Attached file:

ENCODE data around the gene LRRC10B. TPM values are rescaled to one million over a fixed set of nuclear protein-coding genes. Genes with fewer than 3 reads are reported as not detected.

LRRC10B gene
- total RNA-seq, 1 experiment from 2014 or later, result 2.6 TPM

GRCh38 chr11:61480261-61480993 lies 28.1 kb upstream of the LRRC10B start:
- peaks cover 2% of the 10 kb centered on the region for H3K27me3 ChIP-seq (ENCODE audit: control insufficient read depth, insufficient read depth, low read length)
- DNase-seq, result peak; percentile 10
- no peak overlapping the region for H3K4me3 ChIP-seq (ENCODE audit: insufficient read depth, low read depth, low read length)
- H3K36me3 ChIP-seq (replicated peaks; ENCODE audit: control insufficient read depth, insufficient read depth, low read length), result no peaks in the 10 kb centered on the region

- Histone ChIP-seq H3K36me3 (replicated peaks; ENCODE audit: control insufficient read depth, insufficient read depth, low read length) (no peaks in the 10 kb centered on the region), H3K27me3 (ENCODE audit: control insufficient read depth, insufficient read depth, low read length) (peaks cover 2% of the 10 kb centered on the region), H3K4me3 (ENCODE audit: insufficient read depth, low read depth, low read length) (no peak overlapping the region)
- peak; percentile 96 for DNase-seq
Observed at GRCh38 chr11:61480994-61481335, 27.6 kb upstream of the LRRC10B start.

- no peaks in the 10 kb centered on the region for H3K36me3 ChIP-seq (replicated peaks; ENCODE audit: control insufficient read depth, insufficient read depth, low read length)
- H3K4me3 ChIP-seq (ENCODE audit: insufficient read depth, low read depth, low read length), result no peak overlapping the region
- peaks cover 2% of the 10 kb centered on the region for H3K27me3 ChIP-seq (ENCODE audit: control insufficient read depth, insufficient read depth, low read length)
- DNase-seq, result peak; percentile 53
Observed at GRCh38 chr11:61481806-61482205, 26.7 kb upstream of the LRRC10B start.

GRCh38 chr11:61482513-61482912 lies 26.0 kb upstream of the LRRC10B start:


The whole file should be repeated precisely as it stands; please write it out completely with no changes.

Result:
ENCODE data around the gene LRRC10B. TPM values are rescaled to one million over a fixed set of nuclear protein-coding genes. Genes with fewer than 3 reads are reported as not detected.

LRRC10B gene
- total RNA-seq, 1 experiment from 2014 or later, result 2.6 TPM

GRCh38 chr11:61480261-61480993 lies 28.1 kb upstream of the LRRC10B start:
- peaks cover 2% of the 10 kb centered on the region for H3K27me3 ChIP-seq (ENCODE audit: control insufficient read depth, insufficient read depth, low read length)
- DNase-seq, result peak; percentile 10
- no peak overlapping the region for H3K4me3 ChIP-seq (ENCODE audit: insufficient read depth, low read depth, low read length)
- H3K36me3 ChIP-seq (replicated peaks; ENCODE audit: control insufficient read depth, insufficient read depth, low read length), result no peaks in the 10 kb centered on the region

- Histone ChIP-seq H3K36me3 (replicated peaks; ENCODE audit: control insufficient read depth, insufficient read depth, low read length) (no peaks in the 10 kb centered on the region), H3K27me3 (ENCODE audit: control insufficient read depth, insufficient read depth, low read length) (peaks cover 2% of the 10 kb centered on the region), H3K4me3 (ENCODE audit: insufficient read depth, low read depth, low read length) (no peak overlapping the region)
- peak; percentile 96 for DNase-seq
Observed at GRCh38 chr11:61480994-61481335, 27.6 kb upstream of the LRRC10B start.

- no peaks in the 10 kb centered on the region for H3K36me3 ChIP-seq (replicated peaks; ENCODE audit: control insufficient read depth, insufficient read depth, low read length)
- H3K4me3 ChIP-seq (ENCODE audit: insufficient read depth, low read depth, low read length), result no peak overlapping the region
- peaks cover 2% of the 10 kb centered on the region for H3K27me3 ChIP-seq (ENCODE audit: control insufficient read depth, insufficient read depth, low read length)
- DNase-seq, result peak; percentile 53
Observed at GRCh38 chr11:61481806-61482205, 26.7 kb upstream of the LRRC10B start.

GRCh38 chr11:61482513-61482912 lies 26.0 kb upstream of the LRRC10B start: